“Don’t judge a book by its movie,” is a 21st century twist on a timeless kernel of wisdom. I believe this holds true for the book Ambulance Girl: How I Saved Myself By Becoming an EMT by Jane Stern. It’s a very well-written book that later became a straight-to-DVD movie. Though the movie only appealed to a small audience, the book is a great read.
Stern takes readers through her own journey of personal lows and professional highs. She starts the story at a very low point in her life when she was gripped by clinical depression, but decided she would force herself to get out and become an EMT.
I found the first part of her story ironic. Here was a person with severe depression and access to a physician willing to write her scripts for plenty of medication. Sound like a recipe for disaster? I thought so, too. I’ve transported my share of overdoses with the same story line. Through uncommon perseverance though, she became the provider working in an ambulance instead of the patient riding in an ambulance.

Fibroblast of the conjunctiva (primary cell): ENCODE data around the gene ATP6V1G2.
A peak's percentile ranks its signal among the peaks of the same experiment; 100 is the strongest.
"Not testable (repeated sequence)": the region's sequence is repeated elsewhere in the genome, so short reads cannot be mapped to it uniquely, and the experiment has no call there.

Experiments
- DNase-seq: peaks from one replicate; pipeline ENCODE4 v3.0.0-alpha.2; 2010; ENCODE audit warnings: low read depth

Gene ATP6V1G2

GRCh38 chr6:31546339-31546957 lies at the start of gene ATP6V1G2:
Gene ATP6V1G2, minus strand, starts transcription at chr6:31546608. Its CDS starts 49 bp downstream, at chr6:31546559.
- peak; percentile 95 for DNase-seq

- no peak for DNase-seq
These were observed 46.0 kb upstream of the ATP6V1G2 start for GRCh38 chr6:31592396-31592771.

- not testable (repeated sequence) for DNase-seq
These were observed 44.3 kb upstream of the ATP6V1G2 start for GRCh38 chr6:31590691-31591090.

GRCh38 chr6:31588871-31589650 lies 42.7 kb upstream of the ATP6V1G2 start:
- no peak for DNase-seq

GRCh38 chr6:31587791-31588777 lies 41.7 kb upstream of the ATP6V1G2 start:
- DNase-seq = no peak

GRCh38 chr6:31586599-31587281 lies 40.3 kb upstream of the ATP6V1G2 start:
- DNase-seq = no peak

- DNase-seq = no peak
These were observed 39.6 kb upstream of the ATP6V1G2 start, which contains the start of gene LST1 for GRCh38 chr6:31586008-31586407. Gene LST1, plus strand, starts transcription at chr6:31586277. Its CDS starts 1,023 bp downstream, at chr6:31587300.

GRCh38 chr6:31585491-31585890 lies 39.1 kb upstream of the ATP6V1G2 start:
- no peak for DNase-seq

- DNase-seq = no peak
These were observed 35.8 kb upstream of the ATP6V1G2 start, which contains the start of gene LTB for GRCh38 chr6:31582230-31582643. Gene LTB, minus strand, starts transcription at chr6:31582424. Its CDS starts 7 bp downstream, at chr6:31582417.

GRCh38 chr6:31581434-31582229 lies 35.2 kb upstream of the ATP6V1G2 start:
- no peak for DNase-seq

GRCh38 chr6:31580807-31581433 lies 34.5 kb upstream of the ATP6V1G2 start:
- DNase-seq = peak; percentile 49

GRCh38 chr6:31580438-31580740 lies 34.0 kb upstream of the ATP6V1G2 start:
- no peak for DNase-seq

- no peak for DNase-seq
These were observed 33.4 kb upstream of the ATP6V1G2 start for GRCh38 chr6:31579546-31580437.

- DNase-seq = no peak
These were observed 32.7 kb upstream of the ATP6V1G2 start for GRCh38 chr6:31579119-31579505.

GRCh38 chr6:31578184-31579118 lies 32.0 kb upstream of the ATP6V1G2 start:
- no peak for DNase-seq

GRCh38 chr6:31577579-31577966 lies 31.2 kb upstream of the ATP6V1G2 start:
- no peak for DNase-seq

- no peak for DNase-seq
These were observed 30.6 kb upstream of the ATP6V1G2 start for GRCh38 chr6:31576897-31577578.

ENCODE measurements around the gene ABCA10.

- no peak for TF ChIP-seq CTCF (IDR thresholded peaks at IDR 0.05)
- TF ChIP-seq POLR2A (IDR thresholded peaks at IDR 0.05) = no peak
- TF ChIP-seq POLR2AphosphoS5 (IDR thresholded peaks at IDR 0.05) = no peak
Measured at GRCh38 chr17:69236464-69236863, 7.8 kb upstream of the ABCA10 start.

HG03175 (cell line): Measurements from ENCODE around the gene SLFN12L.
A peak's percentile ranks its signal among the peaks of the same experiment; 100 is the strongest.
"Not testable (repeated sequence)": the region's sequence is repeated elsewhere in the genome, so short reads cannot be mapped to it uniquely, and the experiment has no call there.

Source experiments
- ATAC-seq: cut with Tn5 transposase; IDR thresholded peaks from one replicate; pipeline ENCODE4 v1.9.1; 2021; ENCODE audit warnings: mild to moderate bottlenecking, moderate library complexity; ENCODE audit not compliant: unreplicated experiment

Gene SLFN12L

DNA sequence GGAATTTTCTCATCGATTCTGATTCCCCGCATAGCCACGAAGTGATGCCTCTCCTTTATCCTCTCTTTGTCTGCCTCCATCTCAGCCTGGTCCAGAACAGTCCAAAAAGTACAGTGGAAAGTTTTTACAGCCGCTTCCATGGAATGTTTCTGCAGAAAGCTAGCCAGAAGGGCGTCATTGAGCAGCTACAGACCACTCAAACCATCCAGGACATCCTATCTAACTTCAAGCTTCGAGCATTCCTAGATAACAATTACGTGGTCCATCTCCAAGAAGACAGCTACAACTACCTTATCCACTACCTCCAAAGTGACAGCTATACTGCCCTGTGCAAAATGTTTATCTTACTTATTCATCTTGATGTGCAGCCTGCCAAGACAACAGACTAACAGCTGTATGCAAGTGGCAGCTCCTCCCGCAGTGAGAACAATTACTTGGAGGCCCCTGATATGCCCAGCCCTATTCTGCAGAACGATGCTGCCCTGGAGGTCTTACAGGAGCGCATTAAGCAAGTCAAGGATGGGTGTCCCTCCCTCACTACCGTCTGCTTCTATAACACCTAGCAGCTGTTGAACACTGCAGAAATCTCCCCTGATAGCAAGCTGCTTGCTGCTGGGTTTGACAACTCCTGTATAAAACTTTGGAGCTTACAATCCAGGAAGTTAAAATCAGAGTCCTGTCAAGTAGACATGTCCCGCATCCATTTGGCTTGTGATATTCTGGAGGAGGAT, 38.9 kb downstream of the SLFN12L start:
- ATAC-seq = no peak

Her struggle with EMT class was the first hurdle to overcome.
“I am having a problem my shrink tells me is often experienced by first-year medical students. I have every symptom of every disease Frank mentions in the classroom. I am no longer clinically depressed but instead am dying of everything simultaneously.”
Stern’s honesty and humor are endearing throughout the book. However, readers interested in the action of EMS or the clinical/social implications of our work may not be thrilled with this book. Stern becomes pretty vulnerable with her readers at times, and some may see it as whining. However, I would still recommend it for all FTO’s and EMS Managers. Stern paints a picture of someone coming into EMS to vicariously heal herself by healing others. Regardless of a manager’s view on people who enter EMS this way, the book will offer insight on employees who may be fighting these same battles just below the surface.